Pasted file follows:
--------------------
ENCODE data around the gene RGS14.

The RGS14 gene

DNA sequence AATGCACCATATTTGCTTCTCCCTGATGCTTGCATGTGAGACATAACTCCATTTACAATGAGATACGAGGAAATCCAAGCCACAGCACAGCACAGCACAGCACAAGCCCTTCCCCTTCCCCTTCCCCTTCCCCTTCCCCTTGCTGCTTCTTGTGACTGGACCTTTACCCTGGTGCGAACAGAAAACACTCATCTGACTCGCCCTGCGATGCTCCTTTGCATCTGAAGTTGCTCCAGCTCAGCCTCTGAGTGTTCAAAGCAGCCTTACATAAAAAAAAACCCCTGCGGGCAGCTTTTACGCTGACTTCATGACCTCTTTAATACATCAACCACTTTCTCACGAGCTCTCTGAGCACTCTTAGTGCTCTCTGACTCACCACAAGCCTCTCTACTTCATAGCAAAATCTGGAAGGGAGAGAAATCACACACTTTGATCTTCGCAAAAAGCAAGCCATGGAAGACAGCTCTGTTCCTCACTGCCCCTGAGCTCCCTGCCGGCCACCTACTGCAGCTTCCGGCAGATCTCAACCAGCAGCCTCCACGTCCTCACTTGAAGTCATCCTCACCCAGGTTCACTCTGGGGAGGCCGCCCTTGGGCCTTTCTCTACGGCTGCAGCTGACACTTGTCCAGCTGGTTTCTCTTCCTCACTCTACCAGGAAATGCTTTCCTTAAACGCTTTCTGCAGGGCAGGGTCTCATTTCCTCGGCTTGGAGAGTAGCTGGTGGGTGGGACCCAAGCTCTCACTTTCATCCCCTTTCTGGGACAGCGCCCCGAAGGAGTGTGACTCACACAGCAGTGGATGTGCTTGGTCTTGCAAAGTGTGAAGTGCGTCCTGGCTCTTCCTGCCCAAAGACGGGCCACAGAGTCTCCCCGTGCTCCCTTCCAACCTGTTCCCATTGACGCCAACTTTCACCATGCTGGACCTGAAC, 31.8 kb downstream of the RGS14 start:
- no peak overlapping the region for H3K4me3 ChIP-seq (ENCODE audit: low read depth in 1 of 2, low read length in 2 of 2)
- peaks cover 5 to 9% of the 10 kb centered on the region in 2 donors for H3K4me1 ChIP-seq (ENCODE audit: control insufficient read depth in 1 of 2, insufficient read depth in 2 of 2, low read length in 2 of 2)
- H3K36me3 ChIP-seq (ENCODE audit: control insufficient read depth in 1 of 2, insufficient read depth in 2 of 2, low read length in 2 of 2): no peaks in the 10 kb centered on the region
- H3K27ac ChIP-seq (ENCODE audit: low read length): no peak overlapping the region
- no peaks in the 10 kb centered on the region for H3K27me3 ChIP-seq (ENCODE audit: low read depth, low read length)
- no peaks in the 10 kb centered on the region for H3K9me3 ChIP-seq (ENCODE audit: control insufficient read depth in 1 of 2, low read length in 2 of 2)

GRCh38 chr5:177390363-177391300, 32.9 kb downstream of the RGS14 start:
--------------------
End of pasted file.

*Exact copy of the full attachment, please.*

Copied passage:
ENCODE data around the gene RGS14.

The RGS14 gene

DNA sequence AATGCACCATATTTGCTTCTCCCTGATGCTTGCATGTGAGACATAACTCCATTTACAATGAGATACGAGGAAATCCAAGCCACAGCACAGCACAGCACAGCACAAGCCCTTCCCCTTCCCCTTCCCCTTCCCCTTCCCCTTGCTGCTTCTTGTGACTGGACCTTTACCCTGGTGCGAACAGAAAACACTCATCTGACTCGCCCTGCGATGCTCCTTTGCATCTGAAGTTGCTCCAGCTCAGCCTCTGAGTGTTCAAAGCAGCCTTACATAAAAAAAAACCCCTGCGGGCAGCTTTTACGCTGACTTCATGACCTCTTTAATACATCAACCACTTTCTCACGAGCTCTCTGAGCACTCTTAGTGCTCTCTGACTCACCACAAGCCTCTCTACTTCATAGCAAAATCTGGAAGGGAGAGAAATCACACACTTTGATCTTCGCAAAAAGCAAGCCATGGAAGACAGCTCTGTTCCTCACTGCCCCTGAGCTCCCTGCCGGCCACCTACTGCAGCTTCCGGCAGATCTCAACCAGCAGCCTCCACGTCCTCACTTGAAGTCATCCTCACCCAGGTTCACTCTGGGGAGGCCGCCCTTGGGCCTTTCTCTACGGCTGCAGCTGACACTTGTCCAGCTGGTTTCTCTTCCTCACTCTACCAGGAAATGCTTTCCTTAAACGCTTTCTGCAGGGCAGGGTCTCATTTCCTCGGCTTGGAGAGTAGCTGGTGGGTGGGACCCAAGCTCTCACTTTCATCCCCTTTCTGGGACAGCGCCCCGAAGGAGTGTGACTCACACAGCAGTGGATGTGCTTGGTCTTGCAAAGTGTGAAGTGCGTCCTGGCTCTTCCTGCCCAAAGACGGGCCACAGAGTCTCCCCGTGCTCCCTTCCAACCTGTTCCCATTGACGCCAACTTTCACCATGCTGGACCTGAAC, 31.8 kb downstream of the RGS14 start:
- no peak overlapping the region for H3K4me3 ChIP-seq (ENCODE audit: low read depth in 1 of 2, low read length in 2 of 2)
- peaks cover 5 to 9% of the 10 kb centered on the region in 2 donors for H3K4me1 ChIP-seq (ENCODE audit: control insufficient read depth in 1 of 2, insufficient read depth in 2 of 2, low read length in 2 of 2)
- H3K36me3 ChIP-seq (ENCODE audit: control insufficient read depth in 1 of 2, insufficient read depth in 2 of 2, low read length in 2 of 2): no peaks in the 10 kb centered on the region
- H3K27ac ChIP-seq (ENCODE audit: low read length): no peak overlapping the region
- no peaks in the 10 kb centered on the region for H3K27me3 ChIP-seq (ENCODE audit: low read depth, low read length)
- no peaks in the 10 kb centered on the region for H3K9me3 ChIP-seq (ENCODE audit: control insufficient read depth in 1 of 2, low read length in 2 of 2)

GRCh38 chr5:177390363-177391300, 32.9 kb downstream of the RGS14 start: